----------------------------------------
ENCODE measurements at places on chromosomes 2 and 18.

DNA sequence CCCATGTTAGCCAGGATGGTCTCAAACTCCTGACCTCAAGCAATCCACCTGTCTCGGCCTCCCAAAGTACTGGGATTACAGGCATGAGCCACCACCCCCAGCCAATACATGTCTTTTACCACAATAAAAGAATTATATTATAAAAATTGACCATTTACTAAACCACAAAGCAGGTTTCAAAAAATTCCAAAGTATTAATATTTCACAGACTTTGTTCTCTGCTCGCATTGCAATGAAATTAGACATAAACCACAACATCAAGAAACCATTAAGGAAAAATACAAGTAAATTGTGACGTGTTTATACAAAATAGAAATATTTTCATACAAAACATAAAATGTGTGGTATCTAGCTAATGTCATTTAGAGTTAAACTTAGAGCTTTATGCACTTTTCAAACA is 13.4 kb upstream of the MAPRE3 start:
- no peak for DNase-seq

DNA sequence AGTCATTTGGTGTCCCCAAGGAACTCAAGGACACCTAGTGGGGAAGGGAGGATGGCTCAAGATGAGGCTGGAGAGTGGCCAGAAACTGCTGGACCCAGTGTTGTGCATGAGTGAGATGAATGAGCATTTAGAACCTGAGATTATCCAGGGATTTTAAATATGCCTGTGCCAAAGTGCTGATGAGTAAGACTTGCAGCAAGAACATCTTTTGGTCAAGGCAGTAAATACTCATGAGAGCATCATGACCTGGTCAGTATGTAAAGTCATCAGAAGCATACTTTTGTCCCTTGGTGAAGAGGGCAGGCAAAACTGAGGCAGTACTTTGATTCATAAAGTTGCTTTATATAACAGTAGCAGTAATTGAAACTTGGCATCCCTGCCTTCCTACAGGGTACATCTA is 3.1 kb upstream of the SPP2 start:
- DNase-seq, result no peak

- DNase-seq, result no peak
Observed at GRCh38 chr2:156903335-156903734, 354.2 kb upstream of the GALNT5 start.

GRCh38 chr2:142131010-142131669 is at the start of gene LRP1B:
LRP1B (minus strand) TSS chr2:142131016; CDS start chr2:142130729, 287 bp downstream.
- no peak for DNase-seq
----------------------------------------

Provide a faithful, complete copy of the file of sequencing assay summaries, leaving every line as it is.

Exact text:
ENCODE measurements at places on chromosomes 2 and 18.

DNA sequence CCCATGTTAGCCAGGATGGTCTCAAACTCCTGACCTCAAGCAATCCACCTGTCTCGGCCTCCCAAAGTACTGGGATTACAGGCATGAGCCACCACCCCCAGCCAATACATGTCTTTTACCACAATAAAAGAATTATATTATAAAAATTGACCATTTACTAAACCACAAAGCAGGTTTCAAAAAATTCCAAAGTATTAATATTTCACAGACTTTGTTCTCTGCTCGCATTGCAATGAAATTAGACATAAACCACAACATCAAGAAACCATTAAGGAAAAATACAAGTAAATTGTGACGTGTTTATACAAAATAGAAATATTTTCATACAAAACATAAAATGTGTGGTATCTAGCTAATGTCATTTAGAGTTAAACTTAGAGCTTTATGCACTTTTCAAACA is 13.4 kb upstream of the MAPRE3 start:
- no peak for DNase-seq

DNA sequence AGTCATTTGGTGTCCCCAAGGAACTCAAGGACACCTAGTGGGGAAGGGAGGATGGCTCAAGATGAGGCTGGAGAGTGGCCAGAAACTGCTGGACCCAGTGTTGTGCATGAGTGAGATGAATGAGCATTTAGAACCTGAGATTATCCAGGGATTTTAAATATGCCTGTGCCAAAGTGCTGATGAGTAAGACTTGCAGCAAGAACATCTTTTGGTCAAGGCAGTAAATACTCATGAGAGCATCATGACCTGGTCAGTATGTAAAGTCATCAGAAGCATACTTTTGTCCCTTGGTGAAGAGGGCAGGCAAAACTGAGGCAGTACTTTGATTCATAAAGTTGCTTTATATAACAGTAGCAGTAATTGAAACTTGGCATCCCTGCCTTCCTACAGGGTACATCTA is 3.1 kb upstream of the SPP2 start:
- DNase-seq, result no peak

- DNase-seq, result no peak
Observed at GRCh38 chr2:156903335-156903734, 354.2 kb upstream of the GALNT5 start.

GRCh38 chr2:142131010-142131669 is at the start of gene LRP1B:
LRP1B (minus strand) TSS chr2:142131016; CDS start chr2:142130729, 287 bp downstream.
- no peak for DNase-seq